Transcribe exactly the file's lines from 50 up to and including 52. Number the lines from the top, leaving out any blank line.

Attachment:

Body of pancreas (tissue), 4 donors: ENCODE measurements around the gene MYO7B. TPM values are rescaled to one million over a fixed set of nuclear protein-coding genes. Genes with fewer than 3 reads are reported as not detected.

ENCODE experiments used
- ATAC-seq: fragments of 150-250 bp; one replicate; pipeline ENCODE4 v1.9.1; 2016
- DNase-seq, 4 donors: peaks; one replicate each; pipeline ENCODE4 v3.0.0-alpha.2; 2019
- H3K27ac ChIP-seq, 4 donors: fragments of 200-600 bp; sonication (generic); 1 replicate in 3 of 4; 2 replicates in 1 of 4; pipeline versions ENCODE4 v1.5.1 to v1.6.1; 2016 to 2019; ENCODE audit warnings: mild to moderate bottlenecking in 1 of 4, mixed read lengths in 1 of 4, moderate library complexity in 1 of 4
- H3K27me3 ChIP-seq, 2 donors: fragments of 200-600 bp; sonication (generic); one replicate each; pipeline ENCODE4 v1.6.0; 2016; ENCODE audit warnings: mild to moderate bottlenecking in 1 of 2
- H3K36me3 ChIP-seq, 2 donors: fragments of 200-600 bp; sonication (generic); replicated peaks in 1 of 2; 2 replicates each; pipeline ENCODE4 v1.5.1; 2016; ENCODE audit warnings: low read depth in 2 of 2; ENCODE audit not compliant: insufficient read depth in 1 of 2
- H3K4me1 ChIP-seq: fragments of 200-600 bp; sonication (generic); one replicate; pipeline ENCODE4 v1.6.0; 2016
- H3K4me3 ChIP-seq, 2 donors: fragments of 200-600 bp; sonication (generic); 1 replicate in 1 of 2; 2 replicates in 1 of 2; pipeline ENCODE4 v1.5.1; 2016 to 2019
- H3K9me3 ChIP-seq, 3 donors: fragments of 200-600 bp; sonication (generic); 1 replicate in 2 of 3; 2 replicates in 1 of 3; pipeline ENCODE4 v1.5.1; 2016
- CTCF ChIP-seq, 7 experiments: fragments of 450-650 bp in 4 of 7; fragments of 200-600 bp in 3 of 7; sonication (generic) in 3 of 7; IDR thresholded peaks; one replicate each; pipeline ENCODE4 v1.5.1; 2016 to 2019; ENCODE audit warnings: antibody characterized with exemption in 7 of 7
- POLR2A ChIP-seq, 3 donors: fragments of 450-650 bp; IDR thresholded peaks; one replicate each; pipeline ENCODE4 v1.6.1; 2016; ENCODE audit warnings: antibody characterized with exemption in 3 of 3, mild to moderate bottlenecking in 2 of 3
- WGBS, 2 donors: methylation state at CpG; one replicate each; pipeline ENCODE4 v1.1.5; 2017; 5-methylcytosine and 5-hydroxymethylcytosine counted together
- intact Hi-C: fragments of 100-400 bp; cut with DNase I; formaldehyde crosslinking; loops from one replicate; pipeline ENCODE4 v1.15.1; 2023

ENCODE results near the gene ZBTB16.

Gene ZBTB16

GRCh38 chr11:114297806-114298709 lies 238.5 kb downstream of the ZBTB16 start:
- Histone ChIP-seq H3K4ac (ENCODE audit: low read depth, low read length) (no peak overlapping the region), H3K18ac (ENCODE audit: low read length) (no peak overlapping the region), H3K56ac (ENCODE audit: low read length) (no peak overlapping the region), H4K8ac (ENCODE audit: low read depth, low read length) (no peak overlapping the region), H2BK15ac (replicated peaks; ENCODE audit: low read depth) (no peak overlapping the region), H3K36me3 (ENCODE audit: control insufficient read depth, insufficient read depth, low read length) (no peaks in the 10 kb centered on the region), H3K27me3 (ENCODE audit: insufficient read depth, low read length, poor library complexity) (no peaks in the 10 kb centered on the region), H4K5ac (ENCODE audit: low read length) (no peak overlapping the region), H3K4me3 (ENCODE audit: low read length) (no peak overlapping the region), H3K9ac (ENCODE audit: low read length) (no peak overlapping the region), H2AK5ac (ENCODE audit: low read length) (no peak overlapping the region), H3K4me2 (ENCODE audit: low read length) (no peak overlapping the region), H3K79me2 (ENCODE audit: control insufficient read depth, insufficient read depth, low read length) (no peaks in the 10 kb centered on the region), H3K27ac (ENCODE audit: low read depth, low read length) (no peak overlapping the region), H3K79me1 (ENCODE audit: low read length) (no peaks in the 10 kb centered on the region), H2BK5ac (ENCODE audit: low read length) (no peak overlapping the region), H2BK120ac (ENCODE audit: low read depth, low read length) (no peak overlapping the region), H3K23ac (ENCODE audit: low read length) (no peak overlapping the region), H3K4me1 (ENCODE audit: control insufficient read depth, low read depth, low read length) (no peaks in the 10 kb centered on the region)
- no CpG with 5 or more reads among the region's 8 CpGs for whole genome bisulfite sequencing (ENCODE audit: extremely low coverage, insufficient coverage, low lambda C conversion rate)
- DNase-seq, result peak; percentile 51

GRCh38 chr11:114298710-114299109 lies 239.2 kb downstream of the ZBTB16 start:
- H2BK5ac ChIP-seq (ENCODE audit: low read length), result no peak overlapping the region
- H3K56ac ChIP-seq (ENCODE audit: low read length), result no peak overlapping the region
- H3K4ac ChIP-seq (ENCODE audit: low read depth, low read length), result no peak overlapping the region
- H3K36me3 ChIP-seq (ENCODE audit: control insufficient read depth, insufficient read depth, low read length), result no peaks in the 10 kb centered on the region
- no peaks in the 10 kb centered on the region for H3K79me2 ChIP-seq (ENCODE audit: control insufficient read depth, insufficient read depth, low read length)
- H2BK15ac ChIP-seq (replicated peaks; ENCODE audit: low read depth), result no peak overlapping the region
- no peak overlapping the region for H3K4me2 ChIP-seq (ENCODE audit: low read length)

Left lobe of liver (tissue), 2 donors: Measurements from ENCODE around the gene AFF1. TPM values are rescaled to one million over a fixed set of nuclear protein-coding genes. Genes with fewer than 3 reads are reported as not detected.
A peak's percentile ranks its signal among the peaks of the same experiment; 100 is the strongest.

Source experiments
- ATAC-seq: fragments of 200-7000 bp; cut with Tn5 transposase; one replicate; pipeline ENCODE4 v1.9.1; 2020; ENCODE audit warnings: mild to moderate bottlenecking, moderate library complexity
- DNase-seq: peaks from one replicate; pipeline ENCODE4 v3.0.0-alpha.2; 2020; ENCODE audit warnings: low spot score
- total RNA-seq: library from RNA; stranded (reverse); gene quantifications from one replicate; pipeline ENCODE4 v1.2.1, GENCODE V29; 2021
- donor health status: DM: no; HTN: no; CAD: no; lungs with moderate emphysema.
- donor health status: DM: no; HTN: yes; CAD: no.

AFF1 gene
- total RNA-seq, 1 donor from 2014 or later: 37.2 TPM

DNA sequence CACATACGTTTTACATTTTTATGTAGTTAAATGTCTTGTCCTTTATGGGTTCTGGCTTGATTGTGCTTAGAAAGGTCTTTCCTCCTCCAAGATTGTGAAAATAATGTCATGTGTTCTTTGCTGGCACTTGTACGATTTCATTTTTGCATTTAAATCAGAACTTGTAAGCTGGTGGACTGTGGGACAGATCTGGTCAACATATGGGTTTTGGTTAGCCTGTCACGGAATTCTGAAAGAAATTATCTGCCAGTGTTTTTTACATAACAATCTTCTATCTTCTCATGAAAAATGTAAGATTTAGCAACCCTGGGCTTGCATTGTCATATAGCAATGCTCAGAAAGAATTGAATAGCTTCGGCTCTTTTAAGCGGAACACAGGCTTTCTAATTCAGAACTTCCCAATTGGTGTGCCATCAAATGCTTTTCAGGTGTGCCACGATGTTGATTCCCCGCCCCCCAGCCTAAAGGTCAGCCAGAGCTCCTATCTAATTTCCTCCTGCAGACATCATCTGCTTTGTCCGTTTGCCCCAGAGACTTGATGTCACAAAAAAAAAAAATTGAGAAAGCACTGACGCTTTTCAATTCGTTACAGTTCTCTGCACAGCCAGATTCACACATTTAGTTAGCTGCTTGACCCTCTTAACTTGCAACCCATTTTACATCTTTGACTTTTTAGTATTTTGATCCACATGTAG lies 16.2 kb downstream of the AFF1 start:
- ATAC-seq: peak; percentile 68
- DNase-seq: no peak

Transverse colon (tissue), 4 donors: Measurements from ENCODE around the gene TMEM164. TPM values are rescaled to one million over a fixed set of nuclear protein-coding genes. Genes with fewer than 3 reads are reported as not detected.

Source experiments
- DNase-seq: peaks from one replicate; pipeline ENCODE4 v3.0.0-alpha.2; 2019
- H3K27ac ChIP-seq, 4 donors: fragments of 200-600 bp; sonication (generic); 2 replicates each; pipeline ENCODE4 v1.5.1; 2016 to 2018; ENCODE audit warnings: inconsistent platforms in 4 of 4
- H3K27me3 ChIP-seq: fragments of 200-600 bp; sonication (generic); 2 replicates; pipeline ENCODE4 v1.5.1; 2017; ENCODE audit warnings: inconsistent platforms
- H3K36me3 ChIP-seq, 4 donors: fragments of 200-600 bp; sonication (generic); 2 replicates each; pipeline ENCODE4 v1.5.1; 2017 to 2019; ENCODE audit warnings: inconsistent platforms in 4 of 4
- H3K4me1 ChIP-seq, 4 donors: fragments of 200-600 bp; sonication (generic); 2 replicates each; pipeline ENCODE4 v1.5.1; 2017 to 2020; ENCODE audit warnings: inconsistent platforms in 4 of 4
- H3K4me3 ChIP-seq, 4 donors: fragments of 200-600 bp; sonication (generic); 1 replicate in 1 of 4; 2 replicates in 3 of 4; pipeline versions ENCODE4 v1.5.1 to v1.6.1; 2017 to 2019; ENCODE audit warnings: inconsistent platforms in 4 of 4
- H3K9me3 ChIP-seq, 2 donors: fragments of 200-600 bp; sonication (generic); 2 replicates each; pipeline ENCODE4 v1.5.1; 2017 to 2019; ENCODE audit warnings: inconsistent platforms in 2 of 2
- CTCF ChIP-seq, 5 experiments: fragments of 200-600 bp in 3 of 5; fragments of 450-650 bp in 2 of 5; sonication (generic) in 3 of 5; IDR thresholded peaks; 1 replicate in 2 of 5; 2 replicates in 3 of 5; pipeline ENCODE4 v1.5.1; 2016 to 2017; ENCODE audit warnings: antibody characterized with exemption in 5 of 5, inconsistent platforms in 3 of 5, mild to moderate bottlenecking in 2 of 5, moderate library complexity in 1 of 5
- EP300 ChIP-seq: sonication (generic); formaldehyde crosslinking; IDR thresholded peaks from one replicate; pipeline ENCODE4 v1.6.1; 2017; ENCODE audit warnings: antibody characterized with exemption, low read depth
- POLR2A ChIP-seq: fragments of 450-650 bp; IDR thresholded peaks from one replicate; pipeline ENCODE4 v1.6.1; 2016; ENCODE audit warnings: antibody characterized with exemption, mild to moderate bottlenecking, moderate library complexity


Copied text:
- H3K9me3 ChIP-seq, 2 donors: fragments of 200-600 bp; sonication (generic); 2 replicates each; pipeline ENCODE4 v1.5.1; 2017 to 2019; ENCODE audit warnings: inconsistent platforms in 2 of 2
- CTCF ChIP-seq, 5 experiments: fragments of 200-600 bp in 3 of 5; fragments of 450-650 bp in 2 of 5; sonication (generic) in 3 of 5; IDR thresholded peaks; 1 replicate in 2 of 5; 2 replicates in 3 of 5; pipeline ENCODE4 v1.5.1; 2016 to 2017; ENCODE audit warnings: antibody characterized with exemption in 5 of 5, inconsistent platforms in 3 of 5, mild to moderate bottlenecking in 2 of 5, moderate library complexity in 1 of 5
- EP300 ChIP-seq: sonication (generic); formaldehyde crosslinking; IDR thresholded peaks from one replicate; pipeline ENCODE4 v1.6.1; 2017; ENCODE audit warnings: antibody characterized with exemption, low read depth